This week, people around the globe will celebrate International Women’s Day 2018. An annual event that occurs on March, 8th, this year’s celebration will focus on rural and urban activists. However, International Women’s Day is a great time to celebrate all women, regardless of whether or not they consider themselves activists. Given that we write about trucking here at AllTruckJobs.com, we wanted to highlight women in the trucking industry. Of course, women fulfill many roles that are integral to trucking, however, this blog will focus primarily on women as truck drivers.
Women in the Trucking Industry
As the average age of truck drivers in the United States has steadily grown, many industry experts are discussing the need for a shift in demographic composition. That said, the average age of truck drivers is now well above the average age of all U.S. workers. While this is not concerning in and of itself, when considered alongside trends in the data and the growing driver shortage, many people are worried that there will be far too few drivers on the road soon. While there are 3.5 million truck drivers employed in the U.S. alone, a mere 38.75 percent of these individuals are minorities and 6 percent are women. With this in mind, it is worth noting that there is a tremendous opportunity for growth in terms or recruiting female drivers.
Recruiting More Women
Obviously, there is a large need to recruit more women in the trucking industry. However, what is the best way to do this? Of course, there is no single right answer. The best way to recruit one woman can vary greatly for another. This said, there are a few things to keep in mind when trying to recruit more women. Ellen Voie, president of Women in Trucking (more on them later), shared a few pointers with Fleet Owner. Voie highlighted five things to keep in mind when trying to recruit women. First, women want to make a difference. Second, women want a challenge. Third, women are team players. Fourth, women desire a sense of work satisfaction. And finally, fifth, women want recognition for their efforts. While there is nothing inherently different here than what men want, it can be helpful to keep these five points in mind when structuring brand and job messaging.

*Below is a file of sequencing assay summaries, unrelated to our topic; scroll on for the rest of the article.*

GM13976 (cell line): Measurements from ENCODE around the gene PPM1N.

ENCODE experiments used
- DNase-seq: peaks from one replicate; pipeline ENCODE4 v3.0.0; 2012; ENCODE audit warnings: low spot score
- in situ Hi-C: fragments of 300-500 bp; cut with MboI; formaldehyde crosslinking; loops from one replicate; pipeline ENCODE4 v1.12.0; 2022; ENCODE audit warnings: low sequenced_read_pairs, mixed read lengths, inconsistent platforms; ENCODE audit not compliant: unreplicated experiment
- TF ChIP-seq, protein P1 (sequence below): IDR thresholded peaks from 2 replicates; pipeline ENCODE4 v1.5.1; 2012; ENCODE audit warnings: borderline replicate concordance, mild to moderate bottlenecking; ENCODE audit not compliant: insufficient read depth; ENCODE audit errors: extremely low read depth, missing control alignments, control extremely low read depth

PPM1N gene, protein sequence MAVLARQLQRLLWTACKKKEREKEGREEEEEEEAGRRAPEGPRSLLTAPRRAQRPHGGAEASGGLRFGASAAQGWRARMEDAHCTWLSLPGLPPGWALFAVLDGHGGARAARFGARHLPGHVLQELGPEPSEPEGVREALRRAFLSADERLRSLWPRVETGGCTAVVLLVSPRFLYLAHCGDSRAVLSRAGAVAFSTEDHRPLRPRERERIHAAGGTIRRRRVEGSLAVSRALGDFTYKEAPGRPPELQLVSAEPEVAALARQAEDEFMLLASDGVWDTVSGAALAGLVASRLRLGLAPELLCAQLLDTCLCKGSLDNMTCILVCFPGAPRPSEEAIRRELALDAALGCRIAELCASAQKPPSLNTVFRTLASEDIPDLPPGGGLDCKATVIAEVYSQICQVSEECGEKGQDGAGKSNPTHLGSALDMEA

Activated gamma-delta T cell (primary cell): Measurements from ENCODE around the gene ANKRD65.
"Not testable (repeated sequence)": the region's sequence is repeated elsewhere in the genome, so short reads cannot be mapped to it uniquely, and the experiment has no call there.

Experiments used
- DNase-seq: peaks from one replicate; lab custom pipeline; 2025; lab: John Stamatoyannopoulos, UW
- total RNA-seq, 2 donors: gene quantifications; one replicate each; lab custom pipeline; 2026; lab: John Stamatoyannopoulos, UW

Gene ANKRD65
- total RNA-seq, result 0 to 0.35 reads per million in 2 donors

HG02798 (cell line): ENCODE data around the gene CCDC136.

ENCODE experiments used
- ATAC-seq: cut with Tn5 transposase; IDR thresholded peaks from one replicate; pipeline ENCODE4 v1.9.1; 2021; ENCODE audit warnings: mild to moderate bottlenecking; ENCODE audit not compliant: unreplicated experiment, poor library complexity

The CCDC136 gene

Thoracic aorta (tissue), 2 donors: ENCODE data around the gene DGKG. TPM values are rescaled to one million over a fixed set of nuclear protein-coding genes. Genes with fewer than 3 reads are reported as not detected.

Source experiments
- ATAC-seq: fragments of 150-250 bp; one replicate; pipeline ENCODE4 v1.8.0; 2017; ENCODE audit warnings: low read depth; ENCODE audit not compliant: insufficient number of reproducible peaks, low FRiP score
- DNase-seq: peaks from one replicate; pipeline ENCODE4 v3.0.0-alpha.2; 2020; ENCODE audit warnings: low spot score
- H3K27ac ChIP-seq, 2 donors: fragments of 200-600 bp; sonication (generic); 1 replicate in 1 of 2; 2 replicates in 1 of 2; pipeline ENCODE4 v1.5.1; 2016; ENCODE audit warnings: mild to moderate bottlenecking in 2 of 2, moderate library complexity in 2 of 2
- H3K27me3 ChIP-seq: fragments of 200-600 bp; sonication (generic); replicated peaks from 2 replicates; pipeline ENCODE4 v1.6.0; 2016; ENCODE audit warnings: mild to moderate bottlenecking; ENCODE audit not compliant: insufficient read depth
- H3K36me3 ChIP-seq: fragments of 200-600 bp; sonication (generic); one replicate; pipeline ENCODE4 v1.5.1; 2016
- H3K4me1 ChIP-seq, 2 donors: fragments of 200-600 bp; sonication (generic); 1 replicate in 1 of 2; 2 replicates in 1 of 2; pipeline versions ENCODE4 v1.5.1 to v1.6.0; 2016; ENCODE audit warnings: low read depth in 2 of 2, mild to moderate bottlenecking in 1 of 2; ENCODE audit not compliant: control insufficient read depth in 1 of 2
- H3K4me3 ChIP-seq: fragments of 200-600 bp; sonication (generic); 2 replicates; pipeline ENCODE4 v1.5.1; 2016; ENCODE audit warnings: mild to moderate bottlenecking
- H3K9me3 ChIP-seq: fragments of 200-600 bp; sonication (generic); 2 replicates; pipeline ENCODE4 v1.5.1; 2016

Of course, encouragement of women entering the trucking industry has to come from multiple sources. This said it is important to recognize a specific organization working on this issue. The Women in Trucking Association, mentioned above as well, is a non-profit organization focused on the transportation and logistics industry. According to their website, WTA works to:
- Educate and raise awareness of women’s issues
- Promote career opportunities for women in the industry
- Improve conditions for women already working in the industry
- Increase the number of women in leadership positions in the industry
- Increase the number of women drivers
- Serve as a resource for women working in the industry
Obviously, organizations such as Women in Trucking cannot be the only groups working to promote women in the trucking industry. Yet, it is certainly encouraging to note the organized support behind this movement.
Meet Some Female Drivers
Finally, it is only fair to recognize a few specific women in trucking. While there is no way we could introduce all of the inspiring women who help keep our industry moving forward, hopefully introducing a few can help put a face to the issue. Salena Lattera is a female owner-operator who runs her own blog as well. Tiffany Deering is a military veteran and team-driver who travels cross-country delivering freight with her husband. And Allie Knight, though not driving trucks anymore, was a CDL-flatbed driver who maintained an impressive collection of youtube videos. As we mentioned above, there are countless other examples of women in the trucking industry. However, these three are great examples of how trucking does not have to be a man’s job!
With countless truck driving jobs available, there are many opportunities for women to get involved in trucking. Have you had positive experiences either with or as women in the trucking industry? We’d love to hear about them in the comments below!